‘Scary Stories To Tell In The Dark’ is directed by André Øvredal and is based on the 3 children’s horror novels written by Alvin Schwartz and illustrated by Stephen Gammell. The film is centered around a group of kids that uncover a haunted house on Halloween. After they discover a book belonging to one of the people who died in the house, the kids discover they are now being haunted everywhere they go, and the scary stories told in said book are becoming real, in this PG-13 horror film you are treated to multiple visually disturbing treats, however, lose the heart of the original books in the end.
‘Scary Stories To Tell In The Dark’ holds a very special place in my childhood. As an ‘Elder Millennial’, I remember fondly reading the books and acting out every line and staring at the door in the night terrified that one of the illustrations would barge in and murder me in some fashion. The books truly were terrifying to me as a kid and even after reading the books again, the art evokes so much terror I absolutely love them. With this homage to the books, I feel while maybe not for the older more seasoned horror crowd, this is still a decent scare-fest if you don’t look too closely at the story.
The visuals reflect what you see in the books with a surprising amount of precision. I loved all the visuals in the film and the scary creepy monsters all looked great. The practical and CGI effects blended together pretty well, and I really appreciated the attention to detail with getting each illustration from the book as accurate as possible. The acting from all the kids was pretty good, although their characters weren’t really expanded on super well, and that is my main issue with the film.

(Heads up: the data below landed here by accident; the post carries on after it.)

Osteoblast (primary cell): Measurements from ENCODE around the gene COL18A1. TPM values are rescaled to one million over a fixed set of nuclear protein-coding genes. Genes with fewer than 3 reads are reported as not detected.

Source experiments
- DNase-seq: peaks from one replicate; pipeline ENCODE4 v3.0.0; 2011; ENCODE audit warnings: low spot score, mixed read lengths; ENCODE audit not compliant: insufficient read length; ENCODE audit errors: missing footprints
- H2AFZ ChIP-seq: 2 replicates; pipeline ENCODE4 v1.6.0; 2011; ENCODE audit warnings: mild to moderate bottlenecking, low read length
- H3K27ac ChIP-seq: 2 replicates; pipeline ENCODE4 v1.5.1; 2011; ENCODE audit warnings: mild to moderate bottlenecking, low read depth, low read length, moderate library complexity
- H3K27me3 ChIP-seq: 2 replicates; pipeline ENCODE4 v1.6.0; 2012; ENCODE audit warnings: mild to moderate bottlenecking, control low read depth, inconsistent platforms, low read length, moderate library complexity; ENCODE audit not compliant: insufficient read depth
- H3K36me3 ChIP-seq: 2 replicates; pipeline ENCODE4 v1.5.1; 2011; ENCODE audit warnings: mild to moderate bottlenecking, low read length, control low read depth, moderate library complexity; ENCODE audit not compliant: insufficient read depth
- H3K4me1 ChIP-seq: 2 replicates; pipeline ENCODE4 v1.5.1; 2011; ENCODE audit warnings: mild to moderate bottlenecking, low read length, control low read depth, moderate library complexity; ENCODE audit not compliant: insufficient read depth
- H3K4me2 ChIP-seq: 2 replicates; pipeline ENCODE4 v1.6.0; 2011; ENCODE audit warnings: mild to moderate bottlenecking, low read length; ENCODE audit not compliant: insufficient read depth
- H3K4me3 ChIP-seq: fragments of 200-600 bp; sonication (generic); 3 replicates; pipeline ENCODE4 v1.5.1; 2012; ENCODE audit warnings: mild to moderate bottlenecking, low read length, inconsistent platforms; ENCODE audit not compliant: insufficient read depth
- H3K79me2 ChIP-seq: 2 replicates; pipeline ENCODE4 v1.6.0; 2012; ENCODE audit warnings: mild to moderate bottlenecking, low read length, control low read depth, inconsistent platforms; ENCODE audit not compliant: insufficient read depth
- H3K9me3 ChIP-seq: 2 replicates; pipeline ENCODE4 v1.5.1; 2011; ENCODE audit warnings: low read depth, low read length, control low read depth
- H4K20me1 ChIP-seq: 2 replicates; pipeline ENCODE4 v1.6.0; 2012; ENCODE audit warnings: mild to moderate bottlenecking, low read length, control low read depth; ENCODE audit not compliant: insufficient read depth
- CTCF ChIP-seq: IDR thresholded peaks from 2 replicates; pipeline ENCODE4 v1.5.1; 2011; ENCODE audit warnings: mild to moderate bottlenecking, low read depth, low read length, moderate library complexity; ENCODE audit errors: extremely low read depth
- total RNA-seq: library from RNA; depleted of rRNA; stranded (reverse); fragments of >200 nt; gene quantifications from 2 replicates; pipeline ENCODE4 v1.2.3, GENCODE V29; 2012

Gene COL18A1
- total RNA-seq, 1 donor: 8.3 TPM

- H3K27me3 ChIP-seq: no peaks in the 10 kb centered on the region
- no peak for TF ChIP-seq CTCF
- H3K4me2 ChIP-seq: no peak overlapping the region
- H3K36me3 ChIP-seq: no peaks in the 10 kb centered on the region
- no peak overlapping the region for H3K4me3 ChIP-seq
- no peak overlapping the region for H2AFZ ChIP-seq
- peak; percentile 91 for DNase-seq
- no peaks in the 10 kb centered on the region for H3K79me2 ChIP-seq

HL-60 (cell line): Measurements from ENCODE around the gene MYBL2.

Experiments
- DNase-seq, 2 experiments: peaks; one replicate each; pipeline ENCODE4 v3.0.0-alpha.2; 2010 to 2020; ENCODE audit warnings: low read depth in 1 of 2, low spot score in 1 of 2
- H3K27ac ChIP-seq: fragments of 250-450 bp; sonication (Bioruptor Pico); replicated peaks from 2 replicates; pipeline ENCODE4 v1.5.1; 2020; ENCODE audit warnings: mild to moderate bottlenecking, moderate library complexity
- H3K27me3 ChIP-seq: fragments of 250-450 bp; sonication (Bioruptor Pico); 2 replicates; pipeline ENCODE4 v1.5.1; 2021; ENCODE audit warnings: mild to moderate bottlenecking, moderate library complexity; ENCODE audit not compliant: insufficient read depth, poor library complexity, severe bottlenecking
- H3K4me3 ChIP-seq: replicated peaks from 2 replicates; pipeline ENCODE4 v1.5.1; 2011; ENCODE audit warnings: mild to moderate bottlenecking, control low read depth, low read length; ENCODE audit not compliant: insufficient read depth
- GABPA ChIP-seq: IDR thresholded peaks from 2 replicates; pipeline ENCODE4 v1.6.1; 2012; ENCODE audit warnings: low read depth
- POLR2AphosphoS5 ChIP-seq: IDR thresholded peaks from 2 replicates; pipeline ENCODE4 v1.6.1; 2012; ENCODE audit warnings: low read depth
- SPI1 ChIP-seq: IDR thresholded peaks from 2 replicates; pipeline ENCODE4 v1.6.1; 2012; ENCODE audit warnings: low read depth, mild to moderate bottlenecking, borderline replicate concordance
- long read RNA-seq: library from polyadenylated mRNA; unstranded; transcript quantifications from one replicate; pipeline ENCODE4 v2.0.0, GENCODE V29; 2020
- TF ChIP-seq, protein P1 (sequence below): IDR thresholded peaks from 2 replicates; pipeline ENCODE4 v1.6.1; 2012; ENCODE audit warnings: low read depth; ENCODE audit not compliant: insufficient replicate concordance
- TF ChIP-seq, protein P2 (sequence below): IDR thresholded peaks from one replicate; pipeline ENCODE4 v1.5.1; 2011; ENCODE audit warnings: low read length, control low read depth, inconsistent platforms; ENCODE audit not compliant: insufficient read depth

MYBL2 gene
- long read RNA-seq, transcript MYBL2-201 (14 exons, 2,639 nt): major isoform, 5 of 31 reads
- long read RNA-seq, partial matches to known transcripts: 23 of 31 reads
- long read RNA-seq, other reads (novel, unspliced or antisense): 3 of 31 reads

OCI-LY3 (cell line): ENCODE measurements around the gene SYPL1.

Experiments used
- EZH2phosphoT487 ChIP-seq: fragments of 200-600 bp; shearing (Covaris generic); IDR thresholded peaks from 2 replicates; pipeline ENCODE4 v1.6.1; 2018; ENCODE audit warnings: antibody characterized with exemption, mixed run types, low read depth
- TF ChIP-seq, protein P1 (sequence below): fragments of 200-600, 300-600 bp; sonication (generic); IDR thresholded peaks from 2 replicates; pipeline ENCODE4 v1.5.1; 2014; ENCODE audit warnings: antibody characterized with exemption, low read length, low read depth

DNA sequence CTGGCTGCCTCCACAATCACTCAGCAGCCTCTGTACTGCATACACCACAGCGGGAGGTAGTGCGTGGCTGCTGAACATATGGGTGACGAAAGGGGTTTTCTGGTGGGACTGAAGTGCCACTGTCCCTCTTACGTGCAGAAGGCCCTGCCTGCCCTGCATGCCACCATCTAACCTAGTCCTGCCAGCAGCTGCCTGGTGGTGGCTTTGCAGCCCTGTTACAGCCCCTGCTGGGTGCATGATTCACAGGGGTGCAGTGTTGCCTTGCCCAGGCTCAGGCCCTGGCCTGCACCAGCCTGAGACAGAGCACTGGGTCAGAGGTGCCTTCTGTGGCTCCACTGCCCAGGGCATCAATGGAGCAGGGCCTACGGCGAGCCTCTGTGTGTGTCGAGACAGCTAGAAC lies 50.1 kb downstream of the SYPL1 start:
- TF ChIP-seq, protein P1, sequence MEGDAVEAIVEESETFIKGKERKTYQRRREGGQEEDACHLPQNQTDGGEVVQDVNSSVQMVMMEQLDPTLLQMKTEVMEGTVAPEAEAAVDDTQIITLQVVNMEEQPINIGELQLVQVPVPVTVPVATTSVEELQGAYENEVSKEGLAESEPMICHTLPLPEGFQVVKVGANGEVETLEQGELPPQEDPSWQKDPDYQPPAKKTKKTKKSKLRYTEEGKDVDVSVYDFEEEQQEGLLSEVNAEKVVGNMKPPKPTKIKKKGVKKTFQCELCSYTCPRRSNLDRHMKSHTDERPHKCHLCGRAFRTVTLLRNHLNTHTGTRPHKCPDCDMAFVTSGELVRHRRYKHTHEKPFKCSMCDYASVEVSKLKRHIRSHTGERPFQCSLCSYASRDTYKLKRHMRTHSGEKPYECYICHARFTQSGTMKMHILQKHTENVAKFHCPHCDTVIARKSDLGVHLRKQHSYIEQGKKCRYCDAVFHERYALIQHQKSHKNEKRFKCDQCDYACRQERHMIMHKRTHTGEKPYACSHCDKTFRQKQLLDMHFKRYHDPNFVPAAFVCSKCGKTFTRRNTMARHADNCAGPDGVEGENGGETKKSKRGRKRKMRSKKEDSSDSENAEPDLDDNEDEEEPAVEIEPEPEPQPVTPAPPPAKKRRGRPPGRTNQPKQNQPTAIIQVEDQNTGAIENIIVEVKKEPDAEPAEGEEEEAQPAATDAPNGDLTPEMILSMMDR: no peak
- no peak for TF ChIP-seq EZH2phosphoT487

It becomes very clear that the story of this film is incredibly weak. Its main drive is to get you from scare to scare, and not have you focus too much on the characters motivations and the plot. This is the first film to implement what I am now calling the ‘Stranger Things Formula’, where a group of young adults is thrown in a supernatural situation and you are supposed to connect to the groups dynamic together. The characters are all the same, the smart mouth, the shy one, the reluctant leader, and the always stranger 1 girl to all guys rule these films seem to follow. The issue is the characters in this film are just copies of the same types of characters we know already, but not developed well enough to leave a lasting impression. The things you leave the theater talking about are the scares, not the characters.
Also, they do include a lot of the hits from the 3 books they adapted, but I couldn’t help but wish for this to be broken up into a story an episode, maybe there will be that chance on a streaming network someday, that way the stories of each episode and really elevate the source material like a horror ‘Twilight Zone’.
Overall though this is a good adaptation of the fears you may have had growing up, and introduces them to a new generation and hopefully will inspire them to read the books. The scares are well done, the visuals are great. Go check this one out and let me know what you thought!
I’m giving ‘Scary Stories To Tell In The Dark’ a 6.5/10